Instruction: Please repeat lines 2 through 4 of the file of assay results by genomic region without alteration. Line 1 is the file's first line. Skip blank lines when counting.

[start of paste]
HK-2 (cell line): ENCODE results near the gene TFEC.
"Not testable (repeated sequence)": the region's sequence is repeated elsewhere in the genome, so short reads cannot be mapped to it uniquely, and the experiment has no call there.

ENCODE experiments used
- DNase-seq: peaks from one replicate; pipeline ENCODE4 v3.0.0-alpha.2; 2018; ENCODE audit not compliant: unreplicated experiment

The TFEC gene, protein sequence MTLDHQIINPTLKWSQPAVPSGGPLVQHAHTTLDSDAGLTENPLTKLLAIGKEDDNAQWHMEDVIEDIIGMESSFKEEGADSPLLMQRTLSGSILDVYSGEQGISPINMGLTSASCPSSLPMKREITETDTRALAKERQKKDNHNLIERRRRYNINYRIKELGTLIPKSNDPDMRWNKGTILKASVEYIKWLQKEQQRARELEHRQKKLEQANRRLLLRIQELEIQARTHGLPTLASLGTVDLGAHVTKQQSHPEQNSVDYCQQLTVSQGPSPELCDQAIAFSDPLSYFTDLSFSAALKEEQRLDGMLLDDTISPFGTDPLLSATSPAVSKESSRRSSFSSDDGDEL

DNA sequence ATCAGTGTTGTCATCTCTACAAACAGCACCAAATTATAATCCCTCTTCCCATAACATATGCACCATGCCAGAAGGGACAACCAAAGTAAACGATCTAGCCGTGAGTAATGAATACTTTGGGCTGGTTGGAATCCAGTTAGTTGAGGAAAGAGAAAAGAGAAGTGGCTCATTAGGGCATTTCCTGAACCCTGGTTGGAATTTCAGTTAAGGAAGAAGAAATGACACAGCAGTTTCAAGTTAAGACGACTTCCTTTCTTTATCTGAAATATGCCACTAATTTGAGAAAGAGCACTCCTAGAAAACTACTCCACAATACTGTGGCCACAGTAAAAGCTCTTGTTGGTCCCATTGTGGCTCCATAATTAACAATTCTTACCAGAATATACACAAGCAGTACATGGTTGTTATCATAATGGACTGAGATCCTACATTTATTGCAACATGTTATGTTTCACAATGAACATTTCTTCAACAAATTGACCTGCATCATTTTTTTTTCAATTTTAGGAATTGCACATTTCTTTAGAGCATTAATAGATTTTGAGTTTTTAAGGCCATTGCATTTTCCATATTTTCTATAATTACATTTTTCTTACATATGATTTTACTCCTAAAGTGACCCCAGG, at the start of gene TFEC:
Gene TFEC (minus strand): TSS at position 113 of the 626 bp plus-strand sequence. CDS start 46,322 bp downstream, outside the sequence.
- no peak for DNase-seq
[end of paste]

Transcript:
"Not testable (repeated sequence)": the region's sequence is repeated elsewhere in the genome, so short reads cannot be mapped to it uniquely, and the experiment has no call there.

ENCODE experiments used
- DNase-seq: peaks from one replicate; pipeline ENCODE4 v3.0.0-alpha.2; 2018; ENCODE audit not compliant: unreplicated experiment